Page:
Travelling on HAART, particularly to the US, a 'negative practical and emotional experience.'

Edwin J. Bernard
Published: 27 April 2005

Fear of disclosure to immigration officials and/or travelling companions is leading to a significant minority of HIV-positive tourists on HAART to stop their treatment whilst travelling. This can result in the development of medical problems – including opportunistic infections – frequent holiday curtailment, and an increased risk of drug resistance, according to three presentations at the Eleventh Annual Conference of the British HIV Association with the British Association for Sexual Health and HIV in Dublin.

Two presentations from the Mortimer Market HIV outpatient clinic in Bloomsbury, London, highlighted myriad issues related to travel in general, and particularly travel to countries with HIV entry restrictions. Of the 489 patients asked to participate in the survey, 359 (73%) responded. The majority of respondents were gay white men over the age of 30.

The complexities of travelling on HAART

Three hundred respondents had travelled abroad in the previous two years. Forty-three percent had taken more than two trips abroad during that time, mostly to Europe, but 115 (38%) had visited the US, despite a ban on HIV-positive tourists.

Of the 300 individuals who had travelled abroad, 216 (72%) were taking highly active antiretroviral therapy (HAART) at the time.

Around 26% of the 216 respondents who travelled on HAART reported experiencing HAART-related side-effects prior to travelling, 8% had a worsening of their side-effects on holiday and 2% experienced new side-effects whilst out of the country.

Although 81% reported no change in adherence to HAART, 11% said that they experienced adherence problems whilst travelling. Interestingly, 8% reported better adherence on holiday than at home. Medication storage problems were cited by 14%.

Immigration and customs authorities searched and questioned 15% of respondents at the point of entry, although no-one was refused entry. 81% percent of respondents carried their medication in their hand-luggage, 32% in their suitcase and 6% had mailed HAART to their destination prior to the arrival.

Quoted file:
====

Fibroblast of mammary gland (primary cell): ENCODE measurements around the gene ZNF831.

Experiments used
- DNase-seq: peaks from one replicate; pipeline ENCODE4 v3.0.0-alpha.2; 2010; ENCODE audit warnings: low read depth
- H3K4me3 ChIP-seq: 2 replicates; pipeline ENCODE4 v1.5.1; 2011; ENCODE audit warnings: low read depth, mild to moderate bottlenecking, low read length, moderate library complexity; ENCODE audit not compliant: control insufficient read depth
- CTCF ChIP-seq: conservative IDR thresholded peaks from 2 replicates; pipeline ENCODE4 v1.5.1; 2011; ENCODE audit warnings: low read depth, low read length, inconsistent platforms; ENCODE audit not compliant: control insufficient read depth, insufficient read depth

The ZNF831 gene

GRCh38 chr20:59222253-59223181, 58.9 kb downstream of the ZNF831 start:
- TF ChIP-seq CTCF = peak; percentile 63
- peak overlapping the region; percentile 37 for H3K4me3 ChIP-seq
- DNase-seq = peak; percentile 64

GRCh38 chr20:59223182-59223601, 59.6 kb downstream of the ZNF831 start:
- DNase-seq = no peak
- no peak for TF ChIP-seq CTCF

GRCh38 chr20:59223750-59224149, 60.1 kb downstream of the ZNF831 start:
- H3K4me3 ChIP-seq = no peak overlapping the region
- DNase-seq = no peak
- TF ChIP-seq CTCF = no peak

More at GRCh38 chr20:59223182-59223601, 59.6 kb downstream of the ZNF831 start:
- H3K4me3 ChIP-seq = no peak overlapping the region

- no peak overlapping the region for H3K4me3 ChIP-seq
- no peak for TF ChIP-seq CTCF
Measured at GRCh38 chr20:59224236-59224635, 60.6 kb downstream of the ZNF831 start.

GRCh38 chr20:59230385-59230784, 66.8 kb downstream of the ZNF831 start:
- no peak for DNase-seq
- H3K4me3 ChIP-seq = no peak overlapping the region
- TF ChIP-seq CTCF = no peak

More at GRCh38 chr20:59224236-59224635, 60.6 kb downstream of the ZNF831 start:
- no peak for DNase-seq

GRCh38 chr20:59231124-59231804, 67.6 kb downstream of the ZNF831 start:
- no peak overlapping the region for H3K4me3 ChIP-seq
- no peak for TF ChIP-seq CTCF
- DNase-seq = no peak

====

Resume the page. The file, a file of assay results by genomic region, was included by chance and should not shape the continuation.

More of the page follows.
Interrupting HAART whilst travelling

Just under 12% (26 individuals) stopped taking HAART for the duration of their journey, 27% of whom (seven individuals) had a CD4 count of below 200 cells/mm3.

Of the 26 individuals who took a treatment interruption, 54% did not discuss it with their HIV clinician, nurse or pharmacist.

Prior drug resistance was present in 65% of those who took a treatment interruption; 19% were on a triple nucleoside combination, 44% on PI-based HAART and 38% on an NNRTI-based regimen. Due to the long half-life of NNRTIs, the latter put themselves at an increased risk of further drug resistance and possible treatment failure.

When asked why they had taken a treatment interruption whilst travelling, 50% said it was because they were entering a country with HIV visa restrictions and were afraid of being found out and deported. However, 39% also feared that taking HAART would have required unwanted disclosure to travel companions. 23% cited HAART-related side-effects as another reason for temporarily stopping HAART.

The researchers found that interrupting HAART had a clear relationship to ethnic background: 11% of white participants versus 30% of black participants (and 0% of Asian participants) stopped their treatment whilst travelling abroad.

The effects of an unplanned treatment interruption whilst travelling were as follows:

  • 31% interrupters vs. 9% on continued HAART had to end their holiday early due to illness
  • 50% interrupters vs. 29% on continued HAART were unwell abroad
  • 50% interrupters vs. 20% on continued HAART had to see a doctor abroad
  • 62% interrupters vs. 27% on continued HAART needed to see a doctor on return
  • 12% interrupters vs. 0% on continued HAART developed opportunistic infections.

Travelling to the US

A survey of 408 attendees at an HIV treatment clinic in Manchester found that 99 (24%) had travelled to the US since testing HIV-positive, of whom 76% were on HAART at the time of visiting the US. Only 5% had obtained an HIV-specific visa waiver prior to travelling.

Of those on HAART, 10% mailed their medication prior to travel due to concern of border searches and 16% were searched at the border, although no-one was refused entry. Only 47% were able to completely adhere to their HAART whilst in the US, and just under 10% discontinued their therapy without medical advice.

The authors conclude that “many patients reported negative practical and emotional experiences resulting from the travel restrictions.”

References

Mahto M et al. Effects of restrictions to HIV-positive people travelling to the USA Eleventh Annual Conference of the British HIV Association with the British Association for Sexual Health and HIV, Dublin, abstract P139, 2005.

Schuhwerk M et al. Stopping combination therapy whilst travelling: is there a reason for great concern? Eleventh Annual Conference of the British HIV Association with the British Association for Sexual Health and HIV, Dublin, abstract O32, 2005.

Schuhwerk M et al. The complexity of travelling with HAART Eleventh Annual Conference of the British HIV Association with the British Association for Sexual Health and HIV, Dublin, abstract P149, 2005.

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